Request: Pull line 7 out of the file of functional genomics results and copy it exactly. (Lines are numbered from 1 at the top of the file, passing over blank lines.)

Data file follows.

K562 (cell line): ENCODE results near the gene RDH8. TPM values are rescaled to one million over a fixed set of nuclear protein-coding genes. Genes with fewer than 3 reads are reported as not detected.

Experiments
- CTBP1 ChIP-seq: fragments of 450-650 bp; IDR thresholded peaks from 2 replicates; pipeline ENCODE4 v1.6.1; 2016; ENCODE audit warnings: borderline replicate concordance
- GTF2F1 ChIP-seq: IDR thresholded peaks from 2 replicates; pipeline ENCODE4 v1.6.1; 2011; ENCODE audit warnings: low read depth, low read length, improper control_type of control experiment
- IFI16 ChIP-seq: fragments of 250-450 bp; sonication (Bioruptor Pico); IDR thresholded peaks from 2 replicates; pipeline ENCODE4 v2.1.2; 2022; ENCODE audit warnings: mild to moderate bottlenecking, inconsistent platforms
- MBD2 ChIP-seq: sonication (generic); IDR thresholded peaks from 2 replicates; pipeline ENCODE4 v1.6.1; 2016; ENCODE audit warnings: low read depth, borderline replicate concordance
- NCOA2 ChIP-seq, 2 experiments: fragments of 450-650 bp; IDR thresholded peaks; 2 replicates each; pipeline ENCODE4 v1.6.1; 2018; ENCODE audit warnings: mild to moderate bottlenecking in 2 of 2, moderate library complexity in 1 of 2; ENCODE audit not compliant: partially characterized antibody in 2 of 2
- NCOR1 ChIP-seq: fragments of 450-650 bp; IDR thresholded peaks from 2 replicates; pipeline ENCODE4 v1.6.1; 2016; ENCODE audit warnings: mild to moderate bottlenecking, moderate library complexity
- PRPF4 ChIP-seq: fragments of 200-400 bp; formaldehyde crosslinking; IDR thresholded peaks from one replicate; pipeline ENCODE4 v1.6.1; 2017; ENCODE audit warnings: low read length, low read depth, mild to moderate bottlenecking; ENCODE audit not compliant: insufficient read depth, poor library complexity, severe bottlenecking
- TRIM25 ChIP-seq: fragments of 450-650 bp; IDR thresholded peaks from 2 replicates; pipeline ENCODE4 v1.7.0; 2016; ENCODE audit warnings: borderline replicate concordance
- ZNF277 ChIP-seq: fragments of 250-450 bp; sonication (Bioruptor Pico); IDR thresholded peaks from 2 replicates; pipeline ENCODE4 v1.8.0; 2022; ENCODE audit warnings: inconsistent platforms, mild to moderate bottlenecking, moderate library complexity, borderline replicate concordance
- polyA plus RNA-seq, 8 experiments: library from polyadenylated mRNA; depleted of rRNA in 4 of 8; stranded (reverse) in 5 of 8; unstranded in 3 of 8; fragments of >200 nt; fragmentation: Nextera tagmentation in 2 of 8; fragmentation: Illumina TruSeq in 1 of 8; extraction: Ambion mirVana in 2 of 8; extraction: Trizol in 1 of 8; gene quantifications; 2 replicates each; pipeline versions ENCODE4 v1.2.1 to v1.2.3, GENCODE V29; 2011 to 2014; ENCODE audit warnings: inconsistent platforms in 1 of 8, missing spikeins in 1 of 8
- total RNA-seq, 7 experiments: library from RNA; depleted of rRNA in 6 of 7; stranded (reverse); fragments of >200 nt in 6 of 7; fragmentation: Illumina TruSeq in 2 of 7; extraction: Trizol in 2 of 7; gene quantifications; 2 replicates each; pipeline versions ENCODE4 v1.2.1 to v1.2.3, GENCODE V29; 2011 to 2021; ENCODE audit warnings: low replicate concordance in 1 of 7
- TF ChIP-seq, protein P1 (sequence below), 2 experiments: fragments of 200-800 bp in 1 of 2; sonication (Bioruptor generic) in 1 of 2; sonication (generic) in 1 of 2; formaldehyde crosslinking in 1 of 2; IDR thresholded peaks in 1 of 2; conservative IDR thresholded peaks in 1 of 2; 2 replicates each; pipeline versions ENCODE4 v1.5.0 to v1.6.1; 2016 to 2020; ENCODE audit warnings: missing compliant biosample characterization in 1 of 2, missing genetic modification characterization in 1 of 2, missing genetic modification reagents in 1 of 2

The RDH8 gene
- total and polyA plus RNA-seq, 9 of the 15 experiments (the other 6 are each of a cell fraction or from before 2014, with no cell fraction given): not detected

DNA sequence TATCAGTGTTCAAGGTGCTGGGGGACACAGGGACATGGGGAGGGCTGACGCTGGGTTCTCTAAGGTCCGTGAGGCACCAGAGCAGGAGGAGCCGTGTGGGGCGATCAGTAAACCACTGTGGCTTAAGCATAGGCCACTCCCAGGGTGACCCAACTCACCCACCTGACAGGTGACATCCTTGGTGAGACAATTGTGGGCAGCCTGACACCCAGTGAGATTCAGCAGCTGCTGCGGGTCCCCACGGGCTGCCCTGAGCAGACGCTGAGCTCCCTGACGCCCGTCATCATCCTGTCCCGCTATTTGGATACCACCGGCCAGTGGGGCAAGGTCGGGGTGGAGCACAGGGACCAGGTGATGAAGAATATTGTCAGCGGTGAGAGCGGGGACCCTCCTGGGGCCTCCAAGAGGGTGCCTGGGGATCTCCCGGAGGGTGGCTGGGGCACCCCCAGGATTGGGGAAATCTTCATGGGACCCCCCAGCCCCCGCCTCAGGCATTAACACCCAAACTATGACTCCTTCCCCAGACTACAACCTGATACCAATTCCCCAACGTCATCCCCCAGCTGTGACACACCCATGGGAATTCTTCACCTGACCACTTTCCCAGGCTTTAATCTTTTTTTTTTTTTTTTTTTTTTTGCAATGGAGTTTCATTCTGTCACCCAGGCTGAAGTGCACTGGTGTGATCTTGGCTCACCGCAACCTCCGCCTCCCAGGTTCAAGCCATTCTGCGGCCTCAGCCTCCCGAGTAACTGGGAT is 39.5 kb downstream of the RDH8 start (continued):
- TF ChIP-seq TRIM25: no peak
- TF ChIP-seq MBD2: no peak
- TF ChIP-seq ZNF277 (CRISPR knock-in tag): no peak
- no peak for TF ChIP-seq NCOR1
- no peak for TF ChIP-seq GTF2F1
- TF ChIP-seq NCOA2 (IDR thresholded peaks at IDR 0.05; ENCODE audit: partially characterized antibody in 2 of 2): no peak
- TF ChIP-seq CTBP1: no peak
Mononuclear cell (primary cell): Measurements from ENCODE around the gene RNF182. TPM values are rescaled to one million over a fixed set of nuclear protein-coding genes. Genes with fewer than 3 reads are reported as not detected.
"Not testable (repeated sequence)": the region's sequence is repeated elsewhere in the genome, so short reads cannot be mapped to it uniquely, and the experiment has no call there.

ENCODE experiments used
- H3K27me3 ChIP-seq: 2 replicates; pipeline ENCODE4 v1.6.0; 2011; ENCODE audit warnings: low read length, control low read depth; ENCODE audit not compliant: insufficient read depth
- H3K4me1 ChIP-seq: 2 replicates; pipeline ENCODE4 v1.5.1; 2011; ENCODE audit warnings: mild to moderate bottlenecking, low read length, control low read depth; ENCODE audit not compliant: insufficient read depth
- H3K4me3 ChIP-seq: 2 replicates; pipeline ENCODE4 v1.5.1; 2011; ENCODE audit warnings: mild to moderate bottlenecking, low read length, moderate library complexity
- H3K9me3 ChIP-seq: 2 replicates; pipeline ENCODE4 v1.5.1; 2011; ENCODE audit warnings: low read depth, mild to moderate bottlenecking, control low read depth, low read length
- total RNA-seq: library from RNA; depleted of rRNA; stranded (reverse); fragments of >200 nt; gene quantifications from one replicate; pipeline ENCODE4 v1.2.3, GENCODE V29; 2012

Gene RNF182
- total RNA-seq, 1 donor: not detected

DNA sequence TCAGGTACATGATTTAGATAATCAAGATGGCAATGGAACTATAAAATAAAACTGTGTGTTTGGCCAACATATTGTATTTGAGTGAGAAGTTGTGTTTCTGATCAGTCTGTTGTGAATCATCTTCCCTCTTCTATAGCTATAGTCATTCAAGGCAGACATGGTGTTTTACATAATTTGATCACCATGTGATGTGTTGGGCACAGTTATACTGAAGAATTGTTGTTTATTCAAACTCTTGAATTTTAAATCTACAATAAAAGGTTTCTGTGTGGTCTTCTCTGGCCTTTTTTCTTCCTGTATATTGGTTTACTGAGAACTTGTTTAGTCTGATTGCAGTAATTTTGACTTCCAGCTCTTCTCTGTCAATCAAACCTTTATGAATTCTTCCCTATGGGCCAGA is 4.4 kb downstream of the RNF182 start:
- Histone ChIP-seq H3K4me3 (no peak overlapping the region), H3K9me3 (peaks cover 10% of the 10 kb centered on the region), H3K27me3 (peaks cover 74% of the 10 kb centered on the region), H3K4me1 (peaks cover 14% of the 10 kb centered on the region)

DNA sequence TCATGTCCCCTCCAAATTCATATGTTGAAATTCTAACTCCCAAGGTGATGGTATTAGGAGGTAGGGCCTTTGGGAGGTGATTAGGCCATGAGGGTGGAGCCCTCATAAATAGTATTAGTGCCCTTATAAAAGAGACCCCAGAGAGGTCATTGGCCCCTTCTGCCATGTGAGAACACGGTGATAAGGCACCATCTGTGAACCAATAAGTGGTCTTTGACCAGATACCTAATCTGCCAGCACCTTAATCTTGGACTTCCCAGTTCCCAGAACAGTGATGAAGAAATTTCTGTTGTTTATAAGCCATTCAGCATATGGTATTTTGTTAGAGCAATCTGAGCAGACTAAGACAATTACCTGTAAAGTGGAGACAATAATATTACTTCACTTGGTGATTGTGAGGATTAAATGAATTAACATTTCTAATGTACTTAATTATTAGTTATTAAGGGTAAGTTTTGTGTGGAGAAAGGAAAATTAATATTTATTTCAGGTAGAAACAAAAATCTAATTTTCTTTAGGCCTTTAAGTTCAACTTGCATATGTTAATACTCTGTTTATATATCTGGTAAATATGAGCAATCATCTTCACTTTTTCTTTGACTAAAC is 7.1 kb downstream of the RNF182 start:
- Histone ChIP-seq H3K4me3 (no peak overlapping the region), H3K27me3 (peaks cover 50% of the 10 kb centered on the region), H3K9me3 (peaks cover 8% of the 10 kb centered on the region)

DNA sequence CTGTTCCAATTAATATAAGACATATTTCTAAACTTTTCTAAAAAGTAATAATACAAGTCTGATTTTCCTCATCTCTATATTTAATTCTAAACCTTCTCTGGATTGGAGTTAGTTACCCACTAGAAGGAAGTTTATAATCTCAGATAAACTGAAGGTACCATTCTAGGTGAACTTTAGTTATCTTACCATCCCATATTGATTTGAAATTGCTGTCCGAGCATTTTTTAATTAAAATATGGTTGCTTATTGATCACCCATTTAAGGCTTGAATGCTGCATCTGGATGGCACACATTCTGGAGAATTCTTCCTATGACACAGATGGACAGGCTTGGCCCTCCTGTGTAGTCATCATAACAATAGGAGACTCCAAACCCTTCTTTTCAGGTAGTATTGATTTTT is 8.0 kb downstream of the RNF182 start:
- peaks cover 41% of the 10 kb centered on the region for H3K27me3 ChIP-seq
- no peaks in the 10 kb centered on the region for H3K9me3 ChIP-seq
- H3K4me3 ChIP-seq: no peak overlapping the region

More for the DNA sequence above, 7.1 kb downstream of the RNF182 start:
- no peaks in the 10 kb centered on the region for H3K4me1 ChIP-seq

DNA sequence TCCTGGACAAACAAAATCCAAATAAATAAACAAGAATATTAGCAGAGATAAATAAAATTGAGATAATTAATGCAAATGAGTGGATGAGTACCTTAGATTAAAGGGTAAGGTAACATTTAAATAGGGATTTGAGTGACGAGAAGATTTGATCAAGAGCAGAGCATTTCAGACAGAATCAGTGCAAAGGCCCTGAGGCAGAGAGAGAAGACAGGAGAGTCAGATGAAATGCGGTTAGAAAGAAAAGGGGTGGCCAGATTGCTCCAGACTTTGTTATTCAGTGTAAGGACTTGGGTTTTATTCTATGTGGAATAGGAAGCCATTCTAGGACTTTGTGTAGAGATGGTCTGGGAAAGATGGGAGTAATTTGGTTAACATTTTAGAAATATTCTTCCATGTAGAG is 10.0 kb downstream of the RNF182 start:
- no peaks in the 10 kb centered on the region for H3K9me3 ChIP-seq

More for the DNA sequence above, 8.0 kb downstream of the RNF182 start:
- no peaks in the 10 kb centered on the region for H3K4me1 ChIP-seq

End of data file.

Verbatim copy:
- NCOA2 ChIP-seq, 2 experiments: fragments of 450-650 bp; IDR thresholded peaks; 2 replicates each; pipeline ENCODE4 v1.6.1; 2018; ENCODE audit warnings: mild to moderate bottlenecking in 2 of 2, moderate library complexity in 1 of 2; ENCODE audit not compliant: partially characterized antibody in 2 of 2